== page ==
The first time I fly a C-17 into China the only cargo they have for us is a single forklift.
“That’s it?” our loadmaster asks the American ground crew.
“That’s it,” they answer.
“That’s it,” confirms the colonel running global operations out of Tanker Airlift Control Center at Scott Air Force Base. “Seems like a waste to me, too, guys,” he sympathizes over satellite phone. “But the mission planners say that’s all the cargo there is for now, and you can’t stay overnight in China. Just head back to Yokota—we’ll have more cargo for you tomorrow.”
I stand in the cargo compartment, arms crossed, staring at the forklift that was somehow an integral part of the vice president’s week-long trip to China but, despite the VP still being in-country, is no longer needed. I walk a lap around the dark-green forklift with “Property of the U.S. Government” stenciled on both sides in black letters. It doesn’t seem to be a particularly special forklift, at least as far as I can tell. It’s not big. Definitely not a hauling-10,000-pounds-of-concrete-barriers-around-a-construction-site type of forklift. More like a hauling-10-cans-of-refried-beans-down-the-aisle-of-a-Costco type of forklift.
You might be wondering how many forklifts a C-17 can carry. Probably five of the former, maybe a dozen of the latter? Not really sure. If Costcos had airfields attached to them, I could probably pin down a better number for you. The point is, we’re capable of carrying a hell of a lot more than one small forklift.
We do what we’re told and carry one-twelfth of what we’re capable of carrying six hours back to Japan, burning enough gas money to buy a dozen brand-new, identical forklifts. As was fashionable in 2011, somebody on the crew sarcastically blames President Obama. I roll my eyes, not because I like Obama (I do) but because it’s a tired and unfunny joke.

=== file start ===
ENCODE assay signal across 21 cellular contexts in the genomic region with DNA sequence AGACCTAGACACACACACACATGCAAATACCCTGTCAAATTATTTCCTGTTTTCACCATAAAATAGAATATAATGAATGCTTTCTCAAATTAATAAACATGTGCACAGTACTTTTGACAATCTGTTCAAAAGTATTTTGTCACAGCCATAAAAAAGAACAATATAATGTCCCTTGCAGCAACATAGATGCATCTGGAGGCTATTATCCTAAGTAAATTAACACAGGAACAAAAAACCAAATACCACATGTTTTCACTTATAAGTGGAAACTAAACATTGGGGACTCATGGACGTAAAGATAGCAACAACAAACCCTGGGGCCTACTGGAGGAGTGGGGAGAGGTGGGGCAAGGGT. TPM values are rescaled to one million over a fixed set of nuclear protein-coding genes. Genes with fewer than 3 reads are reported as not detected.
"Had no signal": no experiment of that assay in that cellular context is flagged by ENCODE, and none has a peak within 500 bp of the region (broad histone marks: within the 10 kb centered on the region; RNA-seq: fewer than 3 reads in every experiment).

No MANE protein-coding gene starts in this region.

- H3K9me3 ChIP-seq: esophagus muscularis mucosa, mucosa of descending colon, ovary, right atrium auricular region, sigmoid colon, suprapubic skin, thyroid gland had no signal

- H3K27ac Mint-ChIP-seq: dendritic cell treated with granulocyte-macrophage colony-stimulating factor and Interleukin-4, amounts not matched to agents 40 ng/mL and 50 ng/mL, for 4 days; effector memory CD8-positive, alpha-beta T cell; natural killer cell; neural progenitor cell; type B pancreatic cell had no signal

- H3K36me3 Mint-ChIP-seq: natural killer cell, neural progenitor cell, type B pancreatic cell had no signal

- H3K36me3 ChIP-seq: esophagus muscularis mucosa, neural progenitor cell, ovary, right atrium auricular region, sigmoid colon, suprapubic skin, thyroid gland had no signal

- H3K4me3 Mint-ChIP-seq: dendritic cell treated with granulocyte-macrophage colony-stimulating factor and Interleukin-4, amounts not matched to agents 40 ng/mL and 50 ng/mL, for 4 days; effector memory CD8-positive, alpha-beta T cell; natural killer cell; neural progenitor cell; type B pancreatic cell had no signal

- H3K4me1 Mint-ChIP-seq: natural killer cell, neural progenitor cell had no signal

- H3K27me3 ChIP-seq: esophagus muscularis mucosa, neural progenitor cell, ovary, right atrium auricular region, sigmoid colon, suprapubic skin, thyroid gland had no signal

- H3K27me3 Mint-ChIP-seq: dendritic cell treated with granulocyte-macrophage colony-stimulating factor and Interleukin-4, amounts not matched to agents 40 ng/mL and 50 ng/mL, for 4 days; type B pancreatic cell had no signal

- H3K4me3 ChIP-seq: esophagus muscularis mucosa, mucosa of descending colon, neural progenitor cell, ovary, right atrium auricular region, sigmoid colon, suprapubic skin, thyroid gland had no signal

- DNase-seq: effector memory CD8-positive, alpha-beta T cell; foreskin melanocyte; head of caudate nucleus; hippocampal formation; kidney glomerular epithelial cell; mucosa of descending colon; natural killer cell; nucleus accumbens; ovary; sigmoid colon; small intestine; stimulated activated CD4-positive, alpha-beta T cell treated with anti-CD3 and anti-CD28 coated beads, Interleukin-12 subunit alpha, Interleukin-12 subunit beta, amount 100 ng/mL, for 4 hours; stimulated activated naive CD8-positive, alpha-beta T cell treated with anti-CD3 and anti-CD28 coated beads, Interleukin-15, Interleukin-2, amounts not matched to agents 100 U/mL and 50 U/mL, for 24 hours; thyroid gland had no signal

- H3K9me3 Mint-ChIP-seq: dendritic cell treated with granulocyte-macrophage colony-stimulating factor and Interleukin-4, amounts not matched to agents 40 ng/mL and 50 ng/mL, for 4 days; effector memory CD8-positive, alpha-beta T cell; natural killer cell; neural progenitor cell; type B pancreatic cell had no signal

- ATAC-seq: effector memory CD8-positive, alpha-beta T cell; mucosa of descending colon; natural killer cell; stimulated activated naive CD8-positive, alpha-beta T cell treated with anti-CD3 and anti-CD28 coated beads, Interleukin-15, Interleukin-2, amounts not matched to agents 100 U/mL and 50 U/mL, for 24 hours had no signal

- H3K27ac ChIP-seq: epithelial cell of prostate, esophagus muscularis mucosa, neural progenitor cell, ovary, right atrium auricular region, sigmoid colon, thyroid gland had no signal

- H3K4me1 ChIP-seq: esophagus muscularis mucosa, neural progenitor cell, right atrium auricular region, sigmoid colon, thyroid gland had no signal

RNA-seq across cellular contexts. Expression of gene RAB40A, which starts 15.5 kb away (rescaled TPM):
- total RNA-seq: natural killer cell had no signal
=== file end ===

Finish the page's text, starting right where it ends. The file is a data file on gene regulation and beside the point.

We land back in Japan and unload the forklift. We watch it drive away and wonder where it will end up. Eventually flown back to the States? Parked in a hangar somewhere here on base? Lost and forgotten in the global cargo system? Whatever. We go get beers and sushi and more beers, and sleep.
Twenty-four hours later, we’re back on the ramp in Beijing and Vice President Biden’s motorcade appears out of the smog. Limousines and Suburbans, black and chrome, heavy and serious. Ten vehicles driven by Secret Service agents who just dropped off Vice President Biden at a different plane—a much more comfortable, blue-and-white-painted 757—somewhere else at the airport. The first five vehicles peel off and line up behind the C-17 parked next to us; the second five line up behind us. It’s quick and efficient and almost looks choreographed. They’ve been here, they’ve done this before. Wherever the president or vice president goes, they go. Wherever they go, we go.
At the loadmaster’s direction they drive—slowly, one at a time—onto the plane. A second loadmaster drags heavy chains across the cargo floor and deposits them next to the wheels of each vehicle. The Secret Service agents fight for the good seats along the sidewall of the cargo compartment—the ones not directly below an air vent, the ones closest to a power outlet. They ask why the lavatory already smells bad, why isn’t there more drinking water, why isn’t the A/C colder, why haven’t we started the engines yet.
They’ve been here, they’ve done this before.
I ask if I can see the inside of one of the limos. They shrug their shoulders and say sure.
The door is thick and heavy. I’m surprised how worn the leather seats look. One of the other pilots asks about the environmental system of the limo—he heard it’s completely self-contained and can rapidly filter bad air out or keep outside air from getting in.
That’s super cool, I think. I bet it never smells like fart in there.
Then I remember I have to fly a plane full of Secret Service agents and the vice president’s limos back to Japan, so I walk up to the cockpit and get to work.
We make it to Yokota and walk off the jet, leaving the cargo and passengers behind. We high-five a different crew as they walk out to the jet, ready to fly all the way back to Andrews Air Force Base in Maryland. When their job is done and it’s time to get back to D.C., the Secret Service flies direct, only stopping for gas, maybe pizza, and a fresh aircrew.